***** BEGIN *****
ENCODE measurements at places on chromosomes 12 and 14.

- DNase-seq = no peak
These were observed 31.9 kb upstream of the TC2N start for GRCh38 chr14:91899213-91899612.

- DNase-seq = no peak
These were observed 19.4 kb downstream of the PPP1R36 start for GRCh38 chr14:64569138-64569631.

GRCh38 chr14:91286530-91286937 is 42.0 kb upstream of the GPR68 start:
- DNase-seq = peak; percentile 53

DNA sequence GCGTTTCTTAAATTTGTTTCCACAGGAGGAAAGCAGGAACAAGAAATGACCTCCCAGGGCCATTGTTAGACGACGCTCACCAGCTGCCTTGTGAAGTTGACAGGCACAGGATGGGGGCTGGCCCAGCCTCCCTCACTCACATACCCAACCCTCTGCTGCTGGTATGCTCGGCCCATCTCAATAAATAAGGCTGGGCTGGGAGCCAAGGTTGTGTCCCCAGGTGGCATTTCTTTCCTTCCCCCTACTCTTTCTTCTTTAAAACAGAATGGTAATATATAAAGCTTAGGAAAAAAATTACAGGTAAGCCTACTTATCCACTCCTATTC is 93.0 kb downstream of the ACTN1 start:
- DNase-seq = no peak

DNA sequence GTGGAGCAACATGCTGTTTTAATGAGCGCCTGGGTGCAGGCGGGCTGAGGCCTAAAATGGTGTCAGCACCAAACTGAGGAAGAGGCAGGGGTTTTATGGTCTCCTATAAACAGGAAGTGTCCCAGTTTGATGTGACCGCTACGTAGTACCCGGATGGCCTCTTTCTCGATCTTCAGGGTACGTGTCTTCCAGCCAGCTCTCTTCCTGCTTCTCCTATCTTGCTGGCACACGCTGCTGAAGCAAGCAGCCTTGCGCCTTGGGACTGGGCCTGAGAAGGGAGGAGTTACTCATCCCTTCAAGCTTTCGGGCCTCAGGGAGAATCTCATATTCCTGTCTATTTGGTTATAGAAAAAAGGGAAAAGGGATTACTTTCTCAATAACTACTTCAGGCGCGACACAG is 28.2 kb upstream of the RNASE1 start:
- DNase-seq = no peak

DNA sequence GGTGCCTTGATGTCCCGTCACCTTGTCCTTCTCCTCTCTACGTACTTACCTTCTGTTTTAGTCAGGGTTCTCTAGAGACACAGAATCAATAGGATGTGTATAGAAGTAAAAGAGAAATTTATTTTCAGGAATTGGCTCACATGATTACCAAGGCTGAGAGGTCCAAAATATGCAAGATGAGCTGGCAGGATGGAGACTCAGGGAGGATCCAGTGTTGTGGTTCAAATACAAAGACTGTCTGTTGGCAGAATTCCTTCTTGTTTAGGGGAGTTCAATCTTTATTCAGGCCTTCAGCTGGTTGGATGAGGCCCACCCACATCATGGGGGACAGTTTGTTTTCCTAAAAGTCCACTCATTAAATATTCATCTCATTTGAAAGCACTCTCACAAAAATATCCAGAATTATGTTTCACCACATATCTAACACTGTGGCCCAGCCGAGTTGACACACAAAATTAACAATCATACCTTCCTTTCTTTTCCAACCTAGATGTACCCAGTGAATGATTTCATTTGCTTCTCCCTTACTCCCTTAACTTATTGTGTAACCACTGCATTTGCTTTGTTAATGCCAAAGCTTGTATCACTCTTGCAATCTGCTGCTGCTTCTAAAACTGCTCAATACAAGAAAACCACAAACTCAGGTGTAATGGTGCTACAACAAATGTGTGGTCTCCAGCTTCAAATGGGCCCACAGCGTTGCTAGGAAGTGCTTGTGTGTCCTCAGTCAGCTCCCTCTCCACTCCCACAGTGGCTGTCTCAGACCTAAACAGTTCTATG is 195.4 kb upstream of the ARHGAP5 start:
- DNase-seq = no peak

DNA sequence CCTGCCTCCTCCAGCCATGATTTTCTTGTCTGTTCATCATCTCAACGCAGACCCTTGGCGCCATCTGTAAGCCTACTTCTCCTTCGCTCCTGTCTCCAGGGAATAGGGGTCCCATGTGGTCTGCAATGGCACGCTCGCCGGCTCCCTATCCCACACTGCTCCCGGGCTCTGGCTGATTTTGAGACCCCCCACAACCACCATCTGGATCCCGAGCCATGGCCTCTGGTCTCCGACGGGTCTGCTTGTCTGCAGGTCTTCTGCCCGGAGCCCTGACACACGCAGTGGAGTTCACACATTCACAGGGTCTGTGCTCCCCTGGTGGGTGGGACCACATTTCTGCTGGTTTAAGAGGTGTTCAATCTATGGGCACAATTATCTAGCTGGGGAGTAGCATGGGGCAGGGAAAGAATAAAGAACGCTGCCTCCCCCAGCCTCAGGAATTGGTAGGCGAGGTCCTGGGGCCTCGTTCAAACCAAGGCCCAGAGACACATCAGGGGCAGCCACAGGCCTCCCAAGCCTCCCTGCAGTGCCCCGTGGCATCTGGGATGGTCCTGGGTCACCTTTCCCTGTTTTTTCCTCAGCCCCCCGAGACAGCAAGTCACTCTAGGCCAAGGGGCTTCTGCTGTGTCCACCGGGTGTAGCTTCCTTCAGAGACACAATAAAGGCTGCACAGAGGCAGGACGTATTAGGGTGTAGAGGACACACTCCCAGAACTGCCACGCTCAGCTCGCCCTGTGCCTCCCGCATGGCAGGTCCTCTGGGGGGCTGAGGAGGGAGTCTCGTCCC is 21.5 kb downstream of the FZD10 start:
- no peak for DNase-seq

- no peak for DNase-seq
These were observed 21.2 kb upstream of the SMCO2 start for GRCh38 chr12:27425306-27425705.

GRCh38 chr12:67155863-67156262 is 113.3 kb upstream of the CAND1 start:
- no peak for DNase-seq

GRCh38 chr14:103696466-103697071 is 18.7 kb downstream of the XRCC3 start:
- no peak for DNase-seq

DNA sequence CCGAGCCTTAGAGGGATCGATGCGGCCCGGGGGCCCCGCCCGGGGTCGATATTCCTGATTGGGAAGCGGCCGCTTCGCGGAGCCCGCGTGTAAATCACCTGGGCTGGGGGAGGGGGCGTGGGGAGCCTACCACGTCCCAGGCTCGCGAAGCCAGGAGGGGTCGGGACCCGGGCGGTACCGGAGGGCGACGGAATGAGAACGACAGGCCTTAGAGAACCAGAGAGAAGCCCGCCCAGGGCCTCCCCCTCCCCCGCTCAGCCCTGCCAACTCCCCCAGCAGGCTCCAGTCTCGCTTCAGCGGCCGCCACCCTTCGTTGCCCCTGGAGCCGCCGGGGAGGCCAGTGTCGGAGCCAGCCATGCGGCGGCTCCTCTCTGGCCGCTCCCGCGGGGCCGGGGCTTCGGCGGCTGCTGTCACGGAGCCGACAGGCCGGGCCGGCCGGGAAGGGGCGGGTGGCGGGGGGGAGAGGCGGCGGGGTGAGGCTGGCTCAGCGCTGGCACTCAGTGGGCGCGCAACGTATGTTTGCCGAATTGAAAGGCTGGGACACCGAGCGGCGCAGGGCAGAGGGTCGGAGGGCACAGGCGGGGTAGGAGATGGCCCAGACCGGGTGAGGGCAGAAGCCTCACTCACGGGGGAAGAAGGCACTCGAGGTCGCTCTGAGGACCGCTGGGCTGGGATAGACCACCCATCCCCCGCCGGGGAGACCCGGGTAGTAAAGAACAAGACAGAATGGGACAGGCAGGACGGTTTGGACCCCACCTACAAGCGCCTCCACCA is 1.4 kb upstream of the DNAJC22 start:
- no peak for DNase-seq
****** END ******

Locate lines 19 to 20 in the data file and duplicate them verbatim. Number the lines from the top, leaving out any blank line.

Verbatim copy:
- no peak for DNase-seq

GRCh38 chr14:103696466-103697071 is 18.7 kb downstream of the XRCC3 start: